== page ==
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Fire sparked by target shooter torches 225 acres near Saratoga Springs

A brush fire burns on Lake Mountain near Saratoga Springs on Sunday, June 11, 2017.
A brush fire burns on Lake Mountain near Saratoga Springs on Sunday, June 11, 2017.
McKell Farrer Hartle

SARATOGA SPRINGS — Firefighters contained a fast-moving fire sparked by a target shooter late Sunday, but not before the blaze torched approximately 225 acres.

The blaze at the base of Little Mountain began about 9 p.m. Sunday, Saratoga Springs Fire Chief Jess Campbell said, prompting a response from about 80 firefighters from several jurisdictions.

The fire was fully contained Monday, and Campbell hopes crews will have it extinguished by noon Tuesday.

That goal is dependent on weather, Campbell noted, as high winds posed a challenge Monday, but the possibility of precipitation could help crews fight the flames.

The target shooter responsible for the blaze reported the fire to police and waited at the scene for officials, Campbell said. It is believed the shooter was using "tracer rounds," which have an incendiary effect to make their trajectory visible when fired.

Investigators are working to discover the exact ignition point of the fire and determine whether or not the shooter was within Saratoga Springs city limits at the time, Campbell said. The department will review whether to seek financial damages from the shooter.

"My word of caution or recommendation is, if you're target shooting, seek legitimate gun ranges," Campbell said. Even with no structures damaged, "(fires) are extremely expensive to combat and it's quite a burden on all the taxpayers, not to mention the safety and dangers to people's property and firefighters' lives."

Crews kept fire trucks positioned by homes in a nearby subdivision in case the flames shifted, Campbell said, but ultimately the area was never threatened. However, firefighters had to take quick action to cut off the fire before it reached a warehouse for Dyno Nobel, an explosives manufacturer.

"We ended up having to get some crews on their property and cut a fence to get access to the area that was actively burning and quickly approaching," the chief said. "We were able to prevent it pretty much at their property line."

Meanwhile, firefighters in Salt Lake City were faced with a fire of their own at the same time Sunday night. Salt Lake fire spokeswoman Audra Sorenson said the brush fire burned a strip over a mile long through a field near Indiana Avenue and 2700 West.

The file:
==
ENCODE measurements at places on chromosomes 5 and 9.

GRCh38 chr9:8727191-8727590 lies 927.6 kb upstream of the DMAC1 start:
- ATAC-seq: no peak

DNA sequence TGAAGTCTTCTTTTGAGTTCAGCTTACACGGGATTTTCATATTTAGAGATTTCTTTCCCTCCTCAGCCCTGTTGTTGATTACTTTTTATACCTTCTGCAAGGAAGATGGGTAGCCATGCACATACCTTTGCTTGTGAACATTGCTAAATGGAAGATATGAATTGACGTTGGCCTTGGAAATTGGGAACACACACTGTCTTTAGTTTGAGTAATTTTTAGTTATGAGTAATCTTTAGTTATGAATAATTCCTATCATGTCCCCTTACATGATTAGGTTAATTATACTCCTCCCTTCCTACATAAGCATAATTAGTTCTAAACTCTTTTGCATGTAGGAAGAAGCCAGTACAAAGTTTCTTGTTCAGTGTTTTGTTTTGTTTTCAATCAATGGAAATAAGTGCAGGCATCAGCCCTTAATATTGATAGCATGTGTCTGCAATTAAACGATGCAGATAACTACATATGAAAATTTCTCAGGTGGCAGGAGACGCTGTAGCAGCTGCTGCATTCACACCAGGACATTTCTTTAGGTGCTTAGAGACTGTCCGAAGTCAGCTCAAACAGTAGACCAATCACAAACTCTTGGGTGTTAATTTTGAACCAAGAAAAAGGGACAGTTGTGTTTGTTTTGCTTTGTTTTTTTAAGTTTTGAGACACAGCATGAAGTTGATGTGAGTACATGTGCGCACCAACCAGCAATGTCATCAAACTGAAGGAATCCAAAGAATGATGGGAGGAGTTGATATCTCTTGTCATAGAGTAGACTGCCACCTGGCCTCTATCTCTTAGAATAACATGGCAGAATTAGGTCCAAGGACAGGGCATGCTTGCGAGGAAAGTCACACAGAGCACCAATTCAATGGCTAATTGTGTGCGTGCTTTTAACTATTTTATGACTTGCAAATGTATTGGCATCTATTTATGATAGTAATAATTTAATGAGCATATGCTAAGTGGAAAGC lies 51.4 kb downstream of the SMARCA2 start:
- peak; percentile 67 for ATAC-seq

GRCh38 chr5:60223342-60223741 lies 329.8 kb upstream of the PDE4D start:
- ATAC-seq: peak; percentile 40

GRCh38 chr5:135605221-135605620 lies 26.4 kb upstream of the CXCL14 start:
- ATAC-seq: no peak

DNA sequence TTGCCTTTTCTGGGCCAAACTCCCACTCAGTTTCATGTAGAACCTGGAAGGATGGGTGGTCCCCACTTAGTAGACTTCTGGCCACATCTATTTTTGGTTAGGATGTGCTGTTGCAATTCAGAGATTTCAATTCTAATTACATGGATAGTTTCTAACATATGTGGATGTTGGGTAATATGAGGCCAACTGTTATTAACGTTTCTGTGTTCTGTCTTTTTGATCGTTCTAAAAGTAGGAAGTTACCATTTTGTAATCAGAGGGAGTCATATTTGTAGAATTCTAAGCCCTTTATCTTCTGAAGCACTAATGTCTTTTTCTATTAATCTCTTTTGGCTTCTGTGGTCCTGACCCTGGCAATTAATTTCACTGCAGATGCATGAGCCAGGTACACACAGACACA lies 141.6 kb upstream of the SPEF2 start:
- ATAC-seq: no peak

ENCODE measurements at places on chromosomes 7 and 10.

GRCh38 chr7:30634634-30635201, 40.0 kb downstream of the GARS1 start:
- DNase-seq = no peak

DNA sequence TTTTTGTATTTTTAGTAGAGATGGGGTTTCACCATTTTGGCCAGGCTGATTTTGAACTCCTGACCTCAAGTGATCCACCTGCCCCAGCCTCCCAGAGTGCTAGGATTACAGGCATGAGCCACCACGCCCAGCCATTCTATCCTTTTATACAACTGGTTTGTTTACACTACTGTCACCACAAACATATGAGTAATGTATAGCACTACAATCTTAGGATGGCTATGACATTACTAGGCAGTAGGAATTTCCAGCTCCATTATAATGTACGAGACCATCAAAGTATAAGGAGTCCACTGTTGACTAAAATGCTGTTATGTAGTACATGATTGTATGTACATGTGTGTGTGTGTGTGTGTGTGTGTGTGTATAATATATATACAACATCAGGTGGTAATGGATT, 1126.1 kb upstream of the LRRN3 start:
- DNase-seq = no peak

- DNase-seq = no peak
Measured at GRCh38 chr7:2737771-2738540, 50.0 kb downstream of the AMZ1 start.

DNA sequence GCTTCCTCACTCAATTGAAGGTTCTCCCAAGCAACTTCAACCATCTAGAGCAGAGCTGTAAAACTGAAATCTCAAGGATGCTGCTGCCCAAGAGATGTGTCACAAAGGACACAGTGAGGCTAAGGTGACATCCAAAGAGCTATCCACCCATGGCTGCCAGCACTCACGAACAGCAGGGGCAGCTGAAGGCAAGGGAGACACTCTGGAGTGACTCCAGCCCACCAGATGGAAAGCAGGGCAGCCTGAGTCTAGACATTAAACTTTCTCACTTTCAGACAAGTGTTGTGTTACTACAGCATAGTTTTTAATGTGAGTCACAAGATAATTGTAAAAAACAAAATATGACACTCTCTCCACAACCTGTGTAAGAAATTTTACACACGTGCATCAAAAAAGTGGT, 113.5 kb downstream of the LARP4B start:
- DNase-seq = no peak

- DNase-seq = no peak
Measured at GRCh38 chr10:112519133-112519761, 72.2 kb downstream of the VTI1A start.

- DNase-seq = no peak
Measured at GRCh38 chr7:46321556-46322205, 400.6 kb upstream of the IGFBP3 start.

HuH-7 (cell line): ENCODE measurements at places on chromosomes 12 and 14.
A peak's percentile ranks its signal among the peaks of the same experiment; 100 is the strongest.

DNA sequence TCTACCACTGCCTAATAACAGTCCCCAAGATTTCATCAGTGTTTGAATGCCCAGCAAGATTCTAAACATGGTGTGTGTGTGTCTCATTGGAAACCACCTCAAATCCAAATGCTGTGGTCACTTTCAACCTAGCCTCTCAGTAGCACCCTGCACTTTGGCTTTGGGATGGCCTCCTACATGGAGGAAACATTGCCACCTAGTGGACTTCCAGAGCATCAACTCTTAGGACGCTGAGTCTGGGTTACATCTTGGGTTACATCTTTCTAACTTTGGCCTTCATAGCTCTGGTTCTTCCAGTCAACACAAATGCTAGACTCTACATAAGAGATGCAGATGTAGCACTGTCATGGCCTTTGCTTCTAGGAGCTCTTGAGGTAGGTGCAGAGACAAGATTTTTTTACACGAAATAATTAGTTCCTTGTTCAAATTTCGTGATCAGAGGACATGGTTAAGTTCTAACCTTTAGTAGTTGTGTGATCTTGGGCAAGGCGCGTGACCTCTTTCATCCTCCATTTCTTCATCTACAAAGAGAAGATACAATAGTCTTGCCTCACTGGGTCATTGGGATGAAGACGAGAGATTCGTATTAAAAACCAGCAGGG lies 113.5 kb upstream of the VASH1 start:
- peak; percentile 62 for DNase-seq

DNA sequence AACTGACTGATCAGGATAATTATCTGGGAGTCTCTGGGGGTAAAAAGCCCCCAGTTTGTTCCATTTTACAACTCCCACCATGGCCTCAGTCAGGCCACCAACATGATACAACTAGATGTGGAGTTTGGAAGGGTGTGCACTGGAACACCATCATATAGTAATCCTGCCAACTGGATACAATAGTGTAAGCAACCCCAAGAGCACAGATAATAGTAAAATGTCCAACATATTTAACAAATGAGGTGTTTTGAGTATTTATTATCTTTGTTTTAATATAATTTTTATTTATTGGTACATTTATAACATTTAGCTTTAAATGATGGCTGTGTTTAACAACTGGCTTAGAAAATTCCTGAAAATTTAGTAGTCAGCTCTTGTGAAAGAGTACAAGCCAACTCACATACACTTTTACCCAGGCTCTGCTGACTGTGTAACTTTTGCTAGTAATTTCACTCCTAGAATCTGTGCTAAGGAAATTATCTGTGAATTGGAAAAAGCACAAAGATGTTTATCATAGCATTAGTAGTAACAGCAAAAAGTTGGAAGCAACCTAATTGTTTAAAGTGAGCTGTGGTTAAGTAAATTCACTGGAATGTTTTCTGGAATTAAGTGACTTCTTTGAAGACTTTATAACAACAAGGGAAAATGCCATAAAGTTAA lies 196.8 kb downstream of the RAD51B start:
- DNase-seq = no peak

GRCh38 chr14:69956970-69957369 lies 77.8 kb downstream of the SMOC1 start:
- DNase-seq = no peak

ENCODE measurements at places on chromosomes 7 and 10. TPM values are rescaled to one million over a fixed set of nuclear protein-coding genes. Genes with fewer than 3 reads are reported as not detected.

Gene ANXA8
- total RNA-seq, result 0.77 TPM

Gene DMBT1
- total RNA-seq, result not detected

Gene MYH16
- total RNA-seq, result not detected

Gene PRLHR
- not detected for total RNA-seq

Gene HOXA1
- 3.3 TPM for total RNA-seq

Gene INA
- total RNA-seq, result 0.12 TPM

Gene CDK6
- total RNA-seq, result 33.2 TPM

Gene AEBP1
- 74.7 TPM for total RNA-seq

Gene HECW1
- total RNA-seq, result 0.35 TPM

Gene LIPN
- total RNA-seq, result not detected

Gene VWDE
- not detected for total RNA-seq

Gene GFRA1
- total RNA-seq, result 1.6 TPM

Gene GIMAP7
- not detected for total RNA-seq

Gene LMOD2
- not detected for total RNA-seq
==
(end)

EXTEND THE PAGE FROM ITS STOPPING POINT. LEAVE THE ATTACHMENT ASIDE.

Crews had the blaze contained by about 11:30 p.m., and crews kept watch until 1:15 a.m. to ensure nothing flared up again, Sorenson said. Between 40 and 50 firefighters were dispatched as a preventative measure in case the flames spread.

The cause of the fire was unknown, Sorenson said, and the main challenge fighting the flames was getting access to it, as firefighters ultimately cut a fence and drove their trucks into the field to reach the fire.

While minimal damage was done, Sorenson said even a slight shift in the wind could have caused "a real disaster."

"If conditions were different it could have been really scary," Sorenson said. "The lesson here is that this is not the time of year to be frivolous at all."

Orther fires burned across Utah. On the Idaho border, a blaze near Portage was mostly contained Monday afternoon and did not threaten any buildings. Crews relocated some cows that were grazing nearby, Box Elder County said in a prepared statement.

And in Cedar City, winds stoked a five-acre fire that gutted old farm buildings and an empty corral but did not cause any injuries to people or livestock, Cedar City Patrol Sergeant Jerry Womack said in a prepared statement.

In Vernal, a blaze that closed roads Friday was all but extinguished. The fire was 90 percent contained Monday afternoon, U.S. Forest Service officers reported.

Contributing: Annie Knox.